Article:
Working the stress out of your system - in the studio

Working the stress out of your system - in the studio

"you take socially unacceptable behavior or ideations and channel them into something that is socially acceptable like art. In other words, you reach the studio fuming over the sexism that you had to put up with at work. Then you and your studio mates share pizza and beer and discuss how sexism affects you on an everyday basis. You take those emotions and make a mug that says, ‘male tears.’ You leave the studio not wanting to yell at the next innocent man you see on the street. Bam, Sublimation!”

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Learn how to spin

I am very happy to announce that I will be teaching Spinning Circle, a six-week course on hand spinning on spindles and spinning wheels at the Richmond Art Center this fall.

If you are interested in learning how to turn wool, cotton, silk, and other fibers into yarn, and how to create your own blends for spinning or felting, take a look. All levels welcome! If you have any questions, feel free to email me at info@thefono.com

Registration starts today! Go to http://richmondartcenter.org/class-catalog/ to sign up. 

Vera Totos

 Drop spindle with camel hair fiber and yarn

Drop spindle with camel hair fiber and yarn

Designing a weaving project - Swedish Lace place mats and napkins

I love weaving functional, useful things. Dressing up the dining table is especially close to my heart. I love the "experiences over stuff" ethos and it is inspiring to think about a life spent snorkeling around a Caribbean Island instead of folding the 798 t-shirts our family seems to own. BUT! When I dig a bit deeper and think about the experiences that just scream "this is me! this is us! this is the tribe of people whose love and friendship defines my life," what comes to mind is our first Thanksgiving dinner in America, being grateful for the warm welcome from near-strangers who generously shared this wonderful tradition with us; I think about the many art projects we made with my son and his friend when I picked both of them up from kindergarten and hung out at our house until his parents could come and pick him up; I think about the feverish nights debating and planning with my husband where we should move when he finishes his advanced degree, I think about the christening outfit I sewed to welcome my beloved friend's baby into the world. Those experiences all happened around a common backdrop: a sturdy, warm brown dining table.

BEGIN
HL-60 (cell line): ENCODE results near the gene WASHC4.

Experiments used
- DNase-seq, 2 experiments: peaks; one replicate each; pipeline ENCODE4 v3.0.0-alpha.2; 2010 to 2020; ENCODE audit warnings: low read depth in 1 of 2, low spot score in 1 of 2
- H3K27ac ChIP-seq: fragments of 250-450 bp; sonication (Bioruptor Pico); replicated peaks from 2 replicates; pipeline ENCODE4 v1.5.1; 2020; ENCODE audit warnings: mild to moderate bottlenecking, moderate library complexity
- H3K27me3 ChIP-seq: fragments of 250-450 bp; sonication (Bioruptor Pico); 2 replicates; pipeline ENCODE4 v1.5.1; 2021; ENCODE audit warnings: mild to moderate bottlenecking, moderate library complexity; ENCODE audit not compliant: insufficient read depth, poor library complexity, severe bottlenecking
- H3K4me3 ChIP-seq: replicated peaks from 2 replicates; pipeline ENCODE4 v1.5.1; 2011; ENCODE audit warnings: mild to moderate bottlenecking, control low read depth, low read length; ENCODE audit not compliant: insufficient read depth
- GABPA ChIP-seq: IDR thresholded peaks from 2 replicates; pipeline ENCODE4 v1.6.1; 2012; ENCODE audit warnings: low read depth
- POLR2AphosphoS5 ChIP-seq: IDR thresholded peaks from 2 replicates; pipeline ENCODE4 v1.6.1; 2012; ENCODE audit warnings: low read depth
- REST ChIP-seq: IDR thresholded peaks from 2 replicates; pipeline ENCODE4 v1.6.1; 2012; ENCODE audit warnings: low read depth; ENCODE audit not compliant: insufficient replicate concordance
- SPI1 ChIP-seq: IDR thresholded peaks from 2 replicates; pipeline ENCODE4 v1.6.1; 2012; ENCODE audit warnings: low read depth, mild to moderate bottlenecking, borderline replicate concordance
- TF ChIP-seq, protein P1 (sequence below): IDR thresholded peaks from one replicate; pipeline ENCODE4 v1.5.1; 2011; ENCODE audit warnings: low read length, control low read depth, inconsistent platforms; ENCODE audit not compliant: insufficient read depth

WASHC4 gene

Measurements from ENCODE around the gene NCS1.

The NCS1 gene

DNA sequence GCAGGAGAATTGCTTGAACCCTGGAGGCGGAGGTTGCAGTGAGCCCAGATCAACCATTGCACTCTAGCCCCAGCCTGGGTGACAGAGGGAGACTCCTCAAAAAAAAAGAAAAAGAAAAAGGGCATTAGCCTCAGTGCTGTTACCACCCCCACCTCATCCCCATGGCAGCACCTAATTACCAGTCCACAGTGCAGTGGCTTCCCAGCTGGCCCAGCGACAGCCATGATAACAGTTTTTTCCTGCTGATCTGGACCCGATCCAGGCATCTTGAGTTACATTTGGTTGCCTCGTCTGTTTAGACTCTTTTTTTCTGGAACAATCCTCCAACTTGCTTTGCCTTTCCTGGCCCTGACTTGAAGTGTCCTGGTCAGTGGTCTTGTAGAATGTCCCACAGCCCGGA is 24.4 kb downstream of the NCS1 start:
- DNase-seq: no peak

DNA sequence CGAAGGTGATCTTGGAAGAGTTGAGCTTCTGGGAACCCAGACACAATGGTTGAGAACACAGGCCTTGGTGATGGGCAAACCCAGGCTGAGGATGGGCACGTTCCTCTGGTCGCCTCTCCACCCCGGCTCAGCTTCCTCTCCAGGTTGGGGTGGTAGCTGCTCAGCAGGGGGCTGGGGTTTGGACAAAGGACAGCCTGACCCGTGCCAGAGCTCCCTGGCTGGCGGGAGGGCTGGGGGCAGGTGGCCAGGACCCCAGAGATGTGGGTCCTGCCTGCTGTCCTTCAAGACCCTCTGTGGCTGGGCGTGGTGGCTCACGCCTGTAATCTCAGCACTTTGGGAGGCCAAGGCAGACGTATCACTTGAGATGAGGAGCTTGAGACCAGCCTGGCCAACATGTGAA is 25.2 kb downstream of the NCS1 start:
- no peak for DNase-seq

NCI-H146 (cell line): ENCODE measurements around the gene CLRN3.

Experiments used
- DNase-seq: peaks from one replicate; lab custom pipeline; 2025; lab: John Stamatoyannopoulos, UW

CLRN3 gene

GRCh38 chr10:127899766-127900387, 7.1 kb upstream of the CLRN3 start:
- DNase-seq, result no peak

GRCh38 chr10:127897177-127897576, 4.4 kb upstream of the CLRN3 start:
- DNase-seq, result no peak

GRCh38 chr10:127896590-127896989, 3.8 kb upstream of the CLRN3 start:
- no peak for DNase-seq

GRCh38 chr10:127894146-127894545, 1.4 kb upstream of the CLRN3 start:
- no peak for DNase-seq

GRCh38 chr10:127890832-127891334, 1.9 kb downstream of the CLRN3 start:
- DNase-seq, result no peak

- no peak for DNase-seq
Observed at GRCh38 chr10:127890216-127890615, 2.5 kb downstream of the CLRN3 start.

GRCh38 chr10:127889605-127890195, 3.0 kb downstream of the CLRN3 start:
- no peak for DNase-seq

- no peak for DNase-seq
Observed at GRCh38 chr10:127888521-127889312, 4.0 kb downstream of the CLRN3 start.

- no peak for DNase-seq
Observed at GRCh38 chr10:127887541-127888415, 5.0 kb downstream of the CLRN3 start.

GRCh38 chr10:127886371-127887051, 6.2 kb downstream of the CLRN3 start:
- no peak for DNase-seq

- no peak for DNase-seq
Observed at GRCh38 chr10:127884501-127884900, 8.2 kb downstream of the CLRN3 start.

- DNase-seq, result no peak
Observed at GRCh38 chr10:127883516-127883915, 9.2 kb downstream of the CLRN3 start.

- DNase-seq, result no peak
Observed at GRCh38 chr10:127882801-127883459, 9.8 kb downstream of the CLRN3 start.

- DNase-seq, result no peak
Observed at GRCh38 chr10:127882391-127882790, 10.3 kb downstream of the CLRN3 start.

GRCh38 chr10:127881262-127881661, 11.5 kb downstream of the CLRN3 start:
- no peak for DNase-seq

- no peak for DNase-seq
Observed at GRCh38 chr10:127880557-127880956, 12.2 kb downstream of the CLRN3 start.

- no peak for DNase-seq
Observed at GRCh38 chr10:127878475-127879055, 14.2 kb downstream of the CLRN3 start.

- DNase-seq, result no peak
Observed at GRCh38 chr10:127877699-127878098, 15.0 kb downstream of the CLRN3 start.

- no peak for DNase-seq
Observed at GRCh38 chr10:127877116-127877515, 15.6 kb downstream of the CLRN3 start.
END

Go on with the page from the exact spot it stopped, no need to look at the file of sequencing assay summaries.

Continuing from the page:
Hand woven napkins, place mats, runners and such always make even a regular, unremarkable table very special for me. The first thing I  design when I try out a new loom is usually a set of napkins. 

So I threaded the loom with a gentle off-white cotton thread (warp) and selected a few different colors with different intensity for color blending and contrast in the cross threads (weft).  

 

Then came researching the weaving pattern, that is, the weave structure, as weavers call it. In the spirit of allowing tradition to live and breathe in our 21st century lives, to be an active part of it without being stuffed away in a glass case of a museum, I chose a traditional Swedish lace pattern and adapted it to fit my four-shaft loom and my napkin's width. 

This is what that pattern (draft) looks like on graph paper, along with my weaver-ish side notes: 

 

These are just the notes for myself. Translated to plain English, the lace pattern is formed by having the threads on the loom (warp threads, marked white on the draft) float over up to 5 cross threads (weft, marked blue on the draft) at a time, and vica versa. These little floating threads give the square patterns and also allow the threads under them to move closer to each other and form the little rhythm of space and holes characteristic of lace.